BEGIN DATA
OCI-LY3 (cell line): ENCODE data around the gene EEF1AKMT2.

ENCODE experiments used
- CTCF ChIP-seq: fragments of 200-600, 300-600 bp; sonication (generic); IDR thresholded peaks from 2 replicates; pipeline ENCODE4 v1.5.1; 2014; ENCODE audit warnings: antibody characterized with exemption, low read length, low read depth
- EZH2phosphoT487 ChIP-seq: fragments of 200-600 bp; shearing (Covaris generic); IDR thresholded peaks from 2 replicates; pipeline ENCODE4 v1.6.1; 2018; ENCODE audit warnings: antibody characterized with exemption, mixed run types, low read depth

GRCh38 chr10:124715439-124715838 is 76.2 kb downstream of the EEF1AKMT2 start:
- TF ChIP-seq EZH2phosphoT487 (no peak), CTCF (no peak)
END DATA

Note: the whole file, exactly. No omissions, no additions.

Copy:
OCI-LY3 (cell line): ENCODE data around the gene EEF1AKMT2.

ENCODE experiments used
- CTCF ChIP-seq: fragments of 200-600, 300-600 bp; sonication (generic); IDR thresholded peaks from 2 replicates; pipeline ENCODE4 v1.5.1; 2014; ENCODE audit warnings: antibody characterized with exemption, low read length, low read depth
- EZH2phosphoT487 ChIP-seq: fragments of 200-600 bp; shearing (Covaris generic); IDR thresholded peaks from 2 replicates; pipeline ENCODE4 v1.6.1; 2018; ENCODE audit warnings: antibody characterized with exemption, mixed run types, low read depth

GRCh38 chr10:124715439-124715838 is 76.2 kb downstream of the EEF1AKMT2 start:
- TF ChIP-seq EZH2phosphoT487 (no peak), CTCF (no peak)